All of us have grown up hearing stories that we believe to be true, especially in the case of food. We are presented with a misconception or an unfounded idea that we follow like gospel. Look at some of the trendy diets and fads introduced over the years. In hindsight, some of them were bad for you.
How do you know what is true and what is a myth? There are so many food myths out there that I thought I would share some of the more interesting ones that I have come across.
Myth #1: When trying to lose weight, avoid grain products such as bread, pasta, and rice.
Grains themselves are not necessarily fattening—or unhealthy. However, if consuming them, at least half should be whole grains. Examples of whole grains include brown rice and whole-wheat bread, cereal, and pasta. Whole grains provide nutrients that are important for your daily nutrition, such as iron and fiber. The Canadian Food Guide recommends 6 to 8 servings of Grain Products per day, depending on your age and gender.
Myth #2: Fat makes you fat.
Fats, although having a bad rap, are an important part of our diet. First of all, they keep us feeling full longer by slowing down the digestion process. Slowing down digestion allows the body time to absorb any nutrients better. Certain fats also provide essential nutrients but should be limited because they have more calories per gram. Try eating healthy fats like avocados, olives, or nuts.
Myth #3: Eating vegetarian is better for you and will help you lose weight.
Research has shown that a healthy vegetarian eating plan that includes foods primarily from plants will only lead to weight loss if the total number of calories eaten lowers. According to Stanford Medicine, the only way vegetarian food can be good is if it emphasizes the consumption of fibrous vegetables, beans, legumes, fruits, and whole grains. Consumption of processed foods should be minimal. In addition, supplemental vitamins, such as Vitamin D, Vitamin B12, and zinc, must be added. The amounts of these nutrients naturally found in vegetables do not meet our daily requirements. Studies have also shown that although eating vegan and vegetarian diets can lower the risks associated with heart disease, the risks associated with stroke are higher. Per 1,000 people studied, there were ten fewer cases of heart disease and three more strokes than their meat-eating counterparts.
Myth #4: The five-second rule.
We all have that friend who picks up a piece of food after it drops on the floor, blows on it to remove dust, eats it, and says “five seconds”. Germs, unfortunately, never learned this rule. According to a Rutgers University study, bacteria can latch onto food in seconds. This study also found that the wetter the food, the faster the bacteria transfer occurred.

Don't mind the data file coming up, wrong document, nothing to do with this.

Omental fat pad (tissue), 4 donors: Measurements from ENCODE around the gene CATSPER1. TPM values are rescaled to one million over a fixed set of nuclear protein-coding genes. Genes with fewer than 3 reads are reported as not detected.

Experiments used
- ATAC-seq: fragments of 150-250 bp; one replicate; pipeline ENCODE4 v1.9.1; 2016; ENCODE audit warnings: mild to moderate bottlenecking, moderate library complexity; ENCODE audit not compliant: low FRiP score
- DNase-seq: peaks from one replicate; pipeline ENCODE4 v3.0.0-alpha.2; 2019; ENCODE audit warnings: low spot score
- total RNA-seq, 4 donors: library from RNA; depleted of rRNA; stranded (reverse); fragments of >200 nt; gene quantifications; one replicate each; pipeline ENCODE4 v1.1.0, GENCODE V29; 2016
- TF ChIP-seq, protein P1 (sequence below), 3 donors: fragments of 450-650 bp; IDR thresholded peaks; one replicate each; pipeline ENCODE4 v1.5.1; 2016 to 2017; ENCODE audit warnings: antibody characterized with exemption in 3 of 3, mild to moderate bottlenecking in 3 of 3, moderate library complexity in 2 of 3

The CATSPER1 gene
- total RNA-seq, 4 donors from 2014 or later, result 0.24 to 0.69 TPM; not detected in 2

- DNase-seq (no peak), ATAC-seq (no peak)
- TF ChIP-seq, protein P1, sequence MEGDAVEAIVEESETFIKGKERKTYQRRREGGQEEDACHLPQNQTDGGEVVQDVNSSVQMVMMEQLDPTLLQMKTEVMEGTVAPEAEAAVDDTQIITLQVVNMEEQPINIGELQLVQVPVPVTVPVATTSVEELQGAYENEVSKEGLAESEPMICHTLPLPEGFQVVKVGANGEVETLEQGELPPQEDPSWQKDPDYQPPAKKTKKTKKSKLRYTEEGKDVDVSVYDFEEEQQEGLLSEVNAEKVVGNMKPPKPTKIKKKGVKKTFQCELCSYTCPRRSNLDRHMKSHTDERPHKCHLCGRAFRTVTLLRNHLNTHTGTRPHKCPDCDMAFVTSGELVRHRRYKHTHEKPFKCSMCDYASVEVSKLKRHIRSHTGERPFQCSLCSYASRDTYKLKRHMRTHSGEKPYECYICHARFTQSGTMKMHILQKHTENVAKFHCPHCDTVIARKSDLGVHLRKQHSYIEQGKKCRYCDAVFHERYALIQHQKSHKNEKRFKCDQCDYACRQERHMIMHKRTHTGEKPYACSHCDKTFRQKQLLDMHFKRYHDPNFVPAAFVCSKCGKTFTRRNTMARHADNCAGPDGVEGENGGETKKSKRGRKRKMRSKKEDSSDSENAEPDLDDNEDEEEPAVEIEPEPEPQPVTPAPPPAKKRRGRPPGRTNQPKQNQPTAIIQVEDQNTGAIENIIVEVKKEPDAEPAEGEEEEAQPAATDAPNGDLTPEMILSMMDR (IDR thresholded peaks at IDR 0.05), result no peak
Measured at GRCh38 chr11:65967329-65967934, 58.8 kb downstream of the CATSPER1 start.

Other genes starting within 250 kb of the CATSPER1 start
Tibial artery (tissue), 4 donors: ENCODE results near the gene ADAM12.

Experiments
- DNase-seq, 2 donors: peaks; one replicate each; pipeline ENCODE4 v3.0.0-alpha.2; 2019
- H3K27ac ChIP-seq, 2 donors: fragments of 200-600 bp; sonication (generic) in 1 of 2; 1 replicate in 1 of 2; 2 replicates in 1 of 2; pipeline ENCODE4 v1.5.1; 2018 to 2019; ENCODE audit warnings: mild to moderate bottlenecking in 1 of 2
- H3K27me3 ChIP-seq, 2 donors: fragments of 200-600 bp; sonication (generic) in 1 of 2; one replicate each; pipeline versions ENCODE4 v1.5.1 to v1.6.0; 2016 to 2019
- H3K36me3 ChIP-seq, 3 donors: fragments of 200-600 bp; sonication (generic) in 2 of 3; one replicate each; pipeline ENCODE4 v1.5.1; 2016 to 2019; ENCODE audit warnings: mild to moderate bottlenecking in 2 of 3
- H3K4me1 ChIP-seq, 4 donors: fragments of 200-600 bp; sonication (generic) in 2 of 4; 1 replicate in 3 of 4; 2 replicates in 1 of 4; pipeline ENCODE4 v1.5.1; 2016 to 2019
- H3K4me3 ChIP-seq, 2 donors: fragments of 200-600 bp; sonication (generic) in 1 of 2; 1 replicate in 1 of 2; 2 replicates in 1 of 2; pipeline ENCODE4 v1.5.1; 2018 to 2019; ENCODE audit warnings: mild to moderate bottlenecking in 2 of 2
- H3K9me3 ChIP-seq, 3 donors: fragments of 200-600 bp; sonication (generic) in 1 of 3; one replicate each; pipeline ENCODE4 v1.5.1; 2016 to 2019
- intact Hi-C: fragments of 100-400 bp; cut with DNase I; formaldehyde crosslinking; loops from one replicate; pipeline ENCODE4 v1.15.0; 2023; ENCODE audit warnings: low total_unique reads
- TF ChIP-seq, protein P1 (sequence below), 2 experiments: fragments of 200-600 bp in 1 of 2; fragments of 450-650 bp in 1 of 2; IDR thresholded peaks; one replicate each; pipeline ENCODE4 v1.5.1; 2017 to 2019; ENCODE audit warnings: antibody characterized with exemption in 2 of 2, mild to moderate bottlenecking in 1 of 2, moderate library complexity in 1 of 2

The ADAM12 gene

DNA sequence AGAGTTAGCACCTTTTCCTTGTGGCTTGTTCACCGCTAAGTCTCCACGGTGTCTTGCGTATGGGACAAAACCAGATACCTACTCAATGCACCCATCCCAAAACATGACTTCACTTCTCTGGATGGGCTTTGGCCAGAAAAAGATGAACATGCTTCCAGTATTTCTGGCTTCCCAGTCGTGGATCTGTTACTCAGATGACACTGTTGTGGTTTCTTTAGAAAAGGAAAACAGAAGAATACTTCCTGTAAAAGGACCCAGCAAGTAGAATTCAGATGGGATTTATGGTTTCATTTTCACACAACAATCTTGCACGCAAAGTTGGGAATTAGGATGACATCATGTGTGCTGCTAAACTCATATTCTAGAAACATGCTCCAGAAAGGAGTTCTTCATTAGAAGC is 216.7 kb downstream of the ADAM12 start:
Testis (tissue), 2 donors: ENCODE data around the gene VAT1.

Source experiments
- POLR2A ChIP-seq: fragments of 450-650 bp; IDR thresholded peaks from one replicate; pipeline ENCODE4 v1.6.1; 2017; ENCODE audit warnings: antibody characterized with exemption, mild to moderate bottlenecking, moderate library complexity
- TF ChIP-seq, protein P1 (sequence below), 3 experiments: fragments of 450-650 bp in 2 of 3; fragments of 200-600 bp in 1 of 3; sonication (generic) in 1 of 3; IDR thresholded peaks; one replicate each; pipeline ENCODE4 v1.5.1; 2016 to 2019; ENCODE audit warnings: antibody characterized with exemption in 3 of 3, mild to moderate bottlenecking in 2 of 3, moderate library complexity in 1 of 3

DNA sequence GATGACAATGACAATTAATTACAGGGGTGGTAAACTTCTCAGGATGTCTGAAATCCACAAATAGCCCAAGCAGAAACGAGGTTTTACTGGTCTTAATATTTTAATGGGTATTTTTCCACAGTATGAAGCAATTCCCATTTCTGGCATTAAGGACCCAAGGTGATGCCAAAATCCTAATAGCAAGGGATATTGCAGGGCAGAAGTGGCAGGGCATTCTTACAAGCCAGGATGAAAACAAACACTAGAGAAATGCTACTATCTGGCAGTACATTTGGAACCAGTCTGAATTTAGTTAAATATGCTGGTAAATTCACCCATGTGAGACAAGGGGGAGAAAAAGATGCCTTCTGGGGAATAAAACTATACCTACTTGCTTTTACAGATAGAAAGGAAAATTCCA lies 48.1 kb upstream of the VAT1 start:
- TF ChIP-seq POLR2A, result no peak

Myth #5: Cage-free chickens are the same as free-range ones.
Cage-free simply means that chickens can roam in a building or open area instead of being kept in a cage. Free-range chickens, on the other hand, can roam free in the outdoors. Studies have found that free-range chickens are significantly lower in fat and higher in protein, iron, and zinc. These chickens consume less feed as they are out foraging all day. Unfortunately, they are at a higher risk from predators and may eat some harmful plants.
Myth #6: You should throw out honey when it passes its expiration date.
Surprisingly enough, honey is an ingredient that does not expire. According to the National Honey Board, honey can remain edible for centuries when stored in a sealed container. The expiration date indicates when the honey will start to crystallize and lose some of its aromas.
Myth #7: The French invented French fries
Nope – thank you, Belgium! There is good evidence that when the River Meuse froze, fishing became impossible for villagers. They then resorted to frying potatoes. American soldiers discovered this dish during World War I. Since most people in the area spoke French, they named this potato dish French fries.
Myth #8: It’s so hot, you can fry an egg on the sidewalk!
Although this expression gives you an idea of the heat of the day, an egg needs 158 degrees Fahrenheit to cook through. A sidewalk’s heat might only get up to 145. A black car, on the other hand, can reach 194 degrees with a 120-degree temperature outside. Maybe it’s time to change the expression!
Myth #9: Don’t swallow your gum – it will not digest.
Do you remember your mother telling you not to swallow your gum? Putting the fear of God in you that it will stick to the inside of your body and never go away? According to Duke University, this time, she was wrong. Your body digests gum just like any other food.